Sole Otero is dedicated to telling us stories with images, and with much, much color. This children’s illustrator, textile designer, and cartoonist, does not stop for a second. Do you want to see where so much creativity goes?
Do you remember when we dedicated an entry to Pati Nunez? Well today we are back in “once upon a time” mode, which comes to us not even painted, to tell you the story of a woman of our time: Sole Otero.
As the saying goes, “When the river sounds, water carries” , and we say it because it is very likely that this name will ring a bell, and very high.
We are not surprised at all, especially if what you like are beautiful stories and children’s stories .
The point is that we have started to pull the thread and have gathered the essentials so that you know who Sole Otero is and why we have added her to the trunk of Mr. Sleepless’ discoveries .
A name with a lot of «Solera»
Sole Otero (1985, Buenos Aires, Argentina) is very good at telling stories through her images. She is a children’s illustrator, textile designer and cartoonist, almost nothing! As you can see, her creative profile is very high, which means that she doesn’t stop.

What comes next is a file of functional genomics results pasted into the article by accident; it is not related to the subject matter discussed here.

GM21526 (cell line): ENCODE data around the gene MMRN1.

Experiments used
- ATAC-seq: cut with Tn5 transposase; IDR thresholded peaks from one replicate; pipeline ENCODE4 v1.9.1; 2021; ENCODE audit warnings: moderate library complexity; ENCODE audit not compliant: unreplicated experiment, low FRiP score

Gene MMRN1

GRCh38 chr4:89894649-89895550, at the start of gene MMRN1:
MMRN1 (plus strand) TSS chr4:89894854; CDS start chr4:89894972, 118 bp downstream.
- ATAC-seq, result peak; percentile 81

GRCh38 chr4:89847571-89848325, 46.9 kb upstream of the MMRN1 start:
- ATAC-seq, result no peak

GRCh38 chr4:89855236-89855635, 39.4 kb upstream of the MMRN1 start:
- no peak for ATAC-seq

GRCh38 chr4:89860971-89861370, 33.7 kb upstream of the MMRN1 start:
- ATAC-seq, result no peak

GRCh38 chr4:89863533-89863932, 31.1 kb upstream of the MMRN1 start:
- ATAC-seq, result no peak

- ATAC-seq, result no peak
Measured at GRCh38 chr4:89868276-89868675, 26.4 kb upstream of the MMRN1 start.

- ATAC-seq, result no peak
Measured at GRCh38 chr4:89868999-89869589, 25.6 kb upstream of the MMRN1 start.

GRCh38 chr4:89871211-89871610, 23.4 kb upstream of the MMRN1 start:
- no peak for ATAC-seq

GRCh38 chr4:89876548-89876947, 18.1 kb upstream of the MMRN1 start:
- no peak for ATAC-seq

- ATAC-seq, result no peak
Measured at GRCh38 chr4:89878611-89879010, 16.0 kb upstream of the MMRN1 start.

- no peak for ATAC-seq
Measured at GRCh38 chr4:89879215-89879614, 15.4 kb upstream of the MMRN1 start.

She was trained as a textile designer at the University of Buenos Aires, she has published several books as a children’s illustrator and you can find her in webcomics and paper publications such as; Poncho It was, The fluff of the days, or Intense. Which puts us more than in the background of his firm career.
Your biggest reference? The cinema, without a doubt
It was in the cinema that he found a special use of the narrative, through the color changes that occurred in the different sequences, which caused different reactions in the mood of the viewer, and that was what most interested him in cinema.
Films such as ” Gran Hotel Budapest” by Wes Anderson, “The Virgin Suicides” by Sofia Coppola or “Apocalypse Now” by Francis F. Coppola, among others, have been fundamental references in the creation of their own color palette.
Color, his greatest passion
This passionate about the psychology of color , its intricacies and meaning, loves to discover what kind of emotions a tonality used in her creations arouses in the viewer, and knows how to play very well with them.
Sole has the firm idea (and we with her) that knowing the symbolism and the way each color range acts narratively, you can use them to convey exactly what you want to tell.
With the lesson well learned and the homework done, (as it should be), Otero has managed to decipher the symbolism of color and teaches it to us, not only as an aesthetic element, but as another tool to communicate. Amen!